Qualcomm (QCOM - Get Report) believes new technologies related to 5G networks will help build a more connected world, spanning across areas such as the Internet of Things, virtual reality and connected cars.
As part of a keynote address at the 2017 Consumer Electronics Show, the chipmaker's CEO Steve Mollenkopf on Friday detailed the company's ongoing projects and future roles in the '5G future,' starting with the Snapdragon 835. The processor, first announced last November, promises to be faster, more efficient and thinner than its predecessor, while eating up less battery power. Its 10 nanometer circuitry has a transistor that's about 7500 times smaller than a strand of hair, Mollenkopf explained.
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The Snapdragon 835, which is expected to be in devices by the first half of 2017, will make downloading, streaming and overall connectivity faster and smoother on 5G networks, Mollenkopf said. The component that makes this possible is the Snapdragon 835's X16 modem, which supports Gigabit-class LTE, a wireless technology that can handle speeds up to 1 gigabit per second.
"We're bringing a fiber-like experience to a wireless connection," Mollenkopf added.
That same technology will also make the mobile virtual reality experience feel more life-like and immersive, Mollenkopf explained. Developments in 5G networks could soon make it so that VR content will allow for playback as fast as 120 frames per second, compared to the current rate of 60 frames per second, making for higher video resolution on mobile devices.
Mollenkopf then went on to detail Qualcomm's efforts in using 5G technology to build out the Internet of Things, allowing everyday devices to send and receive data. The Santa Clara, CA-based company has partnered with Dutch technology company Phillips (PHG - Get Report) on connected medical devices that can track a patient's condition, measure certain vitals and transfer that data to a cloud-based data collection system.
Physicians can then use that data to monitor a patient's health, generate predictive insights and even notify them of heightened risks to their health. The companies argue that such technology can be used to intervene and prevent life-threatening medical situations, such as a stroke.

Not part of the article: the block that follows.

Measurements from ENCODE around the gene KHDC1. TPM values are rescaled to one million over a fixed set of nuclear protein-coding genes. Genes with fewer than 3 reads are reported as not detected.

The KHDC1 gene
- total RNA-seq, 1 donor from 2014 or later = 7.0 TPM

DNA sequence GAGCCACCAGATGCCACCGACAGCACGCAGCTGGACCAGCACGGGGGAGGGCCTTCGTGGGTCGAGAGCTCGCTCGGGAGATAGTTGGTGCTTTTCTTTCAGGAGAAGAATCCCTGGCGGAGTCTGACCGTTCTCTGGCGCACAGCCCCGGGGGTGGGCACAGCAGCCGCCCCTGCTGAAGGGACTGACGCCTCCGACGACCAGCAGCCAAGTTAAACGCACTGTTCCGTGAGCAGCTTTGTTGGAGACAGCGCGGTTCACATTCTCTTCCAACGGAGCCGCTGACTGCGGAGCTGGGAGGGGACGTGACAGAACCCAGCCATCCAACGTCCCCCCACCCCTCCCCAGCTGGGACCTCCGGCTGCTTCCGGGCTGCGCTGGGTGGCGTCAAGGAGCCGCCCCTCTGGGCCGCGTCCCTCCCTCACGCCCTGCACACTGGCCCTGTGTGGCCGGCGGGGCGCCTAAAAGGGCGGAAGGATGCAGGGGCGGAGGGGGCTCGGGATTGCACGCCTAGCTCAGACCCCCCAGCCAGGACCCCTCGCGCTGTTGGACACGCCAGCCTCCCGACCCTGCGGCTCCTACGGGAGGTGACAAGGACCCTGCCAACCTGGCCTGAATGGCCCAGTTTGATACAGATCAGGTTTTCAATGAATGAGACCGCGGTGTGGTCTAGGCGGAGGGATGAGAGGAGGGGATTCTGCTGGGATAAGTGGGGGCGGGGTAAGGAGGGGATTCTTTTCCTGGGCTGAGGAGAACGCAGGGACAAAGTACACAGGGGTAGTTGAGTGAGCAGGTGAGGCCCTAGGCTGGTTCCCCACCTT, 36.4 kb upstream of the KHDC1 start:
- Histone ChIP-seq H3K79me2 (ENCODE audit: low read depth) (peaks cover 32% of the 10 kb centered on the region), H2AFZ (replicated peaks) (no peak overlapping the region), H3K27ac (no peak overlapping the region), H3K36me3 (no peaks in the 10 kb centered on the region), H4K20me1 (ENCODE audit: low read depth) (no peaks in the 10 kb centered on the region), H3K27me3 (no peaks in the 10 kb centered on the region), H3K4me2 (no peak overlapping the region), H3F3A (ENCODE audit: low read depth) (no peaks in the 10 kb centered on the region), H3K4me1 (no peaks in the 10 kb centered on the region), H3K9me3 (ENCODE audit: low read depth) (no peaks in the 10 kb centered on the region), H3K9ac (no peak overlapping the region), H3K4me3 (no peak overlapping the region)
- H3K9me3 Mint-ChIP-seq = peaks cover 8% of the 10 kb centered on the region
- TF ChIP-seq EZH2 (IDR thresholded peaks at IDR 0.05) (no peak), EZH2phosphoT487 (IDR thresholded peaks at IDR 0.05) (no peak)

Qualcomm's processors are also being used to power advanced drone technologies that provide them with machine learning and flight control capabilities. Mollenkopf envisions Qualcomm's processors being used on industrial-grade drones that are used to conduct search and rescue operations or delivering medicine to an emergency area.
"5G will be critical to making this happen," he noted. "More secure, reliable cellular connectivity will allow for coordinated operations, enabling a growing set of use cases within and beyond an operator's line of sight."
Mollenkopf closed out the discussion by detailing the chipmaker's involvement in connected cars. Connectivity technology has caused the auto industry to reach a "major inflection point," he said.
Qualcomm is working with Volkswagen to develop connected car technology, integrating its modems into the German automaker's infotainment system. Volkmar Tanneberger, Volkswagen's executive director of electrics and electronics development, said on Friday that cars equipped with Qualcomm modems will become available in 2019.
Mollenkopf added that Qualcomm's planned $47 billion acquisition of Dutch chipmaker NXP Semiconductor (NXPI - Get Report) is likely to give it a leg up in developing technologies for the connected car market.
Qualcomm also said it's working with Audi, Ericsson and other companies to test vehicle-to-vehicle, or V2V, connectivity.
A slew of automakers have announced partnerships with technology companies on autonomous or connected car initiatives at CES. BMW (BMWYY) , Intel (INTC - Get Report) and Mobileye (MBLY) announced a partnership on Tuesday, while Honda Motors (HMC - Get Report) is in talks to partner with Waymo, the self-driving car arm of Alphabet's (GOOGL - Get Report) Google unit.